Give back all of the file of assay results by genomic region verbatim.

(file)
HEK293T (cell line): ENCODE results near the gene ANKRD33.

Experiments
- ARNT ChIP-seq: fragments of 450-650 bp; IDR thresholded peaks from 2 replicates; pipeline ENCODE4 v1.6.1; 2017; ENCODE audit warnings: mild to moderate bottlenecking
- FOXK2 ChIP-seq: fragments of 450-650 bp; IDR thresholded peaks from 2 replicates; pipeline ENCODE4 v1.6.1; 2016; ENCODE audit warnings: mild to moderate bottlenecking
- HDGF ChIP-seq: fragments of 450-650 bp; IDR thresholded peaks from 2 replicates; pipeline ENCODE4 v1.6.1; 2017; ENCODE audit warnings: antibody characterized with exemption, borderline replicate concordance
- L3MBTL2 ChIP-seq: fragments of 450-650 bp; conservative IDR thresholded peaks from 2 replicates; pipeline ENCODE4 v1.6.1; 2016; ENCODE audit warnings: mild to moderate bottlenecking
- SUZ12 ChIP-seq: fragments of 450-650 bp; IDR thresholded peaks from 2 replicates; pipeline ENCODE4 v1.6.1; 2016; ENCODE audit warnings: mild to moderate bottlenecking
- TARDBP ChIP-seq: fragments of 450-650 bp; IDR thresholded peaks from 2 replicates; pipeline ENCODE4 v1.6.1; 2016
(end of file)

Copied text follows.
HEK293T (cell line): ENCODE results near the gene ANKRD33.

Experiments
- ARNT ChIP-seq: fragments of 450-650 bp; IDR thresholded peaks from 2 replicates; pipeline ENCODE4 v1.6.1; 2017; ENCODE audit warnings: mild to moderate bottlenecking
- FOXK2 ChIP-seq: fragments of 450-650 bp; IDR thresholded peaks from 2 replicates; pipeline ENCODE4 v1.6.1; 2016; ENCODE audit warnings: mild to moderate bottlenecking
- HDGF ChIP-seq: fragments of 450-650 bp; IDR thresholded peaks from 2 replicates; pipeline ENCODE4 v1.6.1; 2017; ENCODE audit warnings: antibody characterized with exemption, borderline replicate concordance
- L3MBTL2 ChIP-seq: fragments of 450-650 bp; conservative IDR thresholded peaks from 2 replicates; pipeline ENCODE4 v1.6.1; 2016; ENCODE audit warnings: mild to moderate bottlenecking
- SUZ12 ChIP-seq: fragments of 450-650 bp; IDR thresholded peaks from 2 replicates; pipeline ENCODE4 v1.6.1; 2016; ENCODE audit warnings: mild to moderate bottlenecking
- TARDBP ChIP-seq: fragments of 450-650 bp; IDR thresholded peaks from 2 replicates; pipeline ENCODE4 v1.6.1; 2016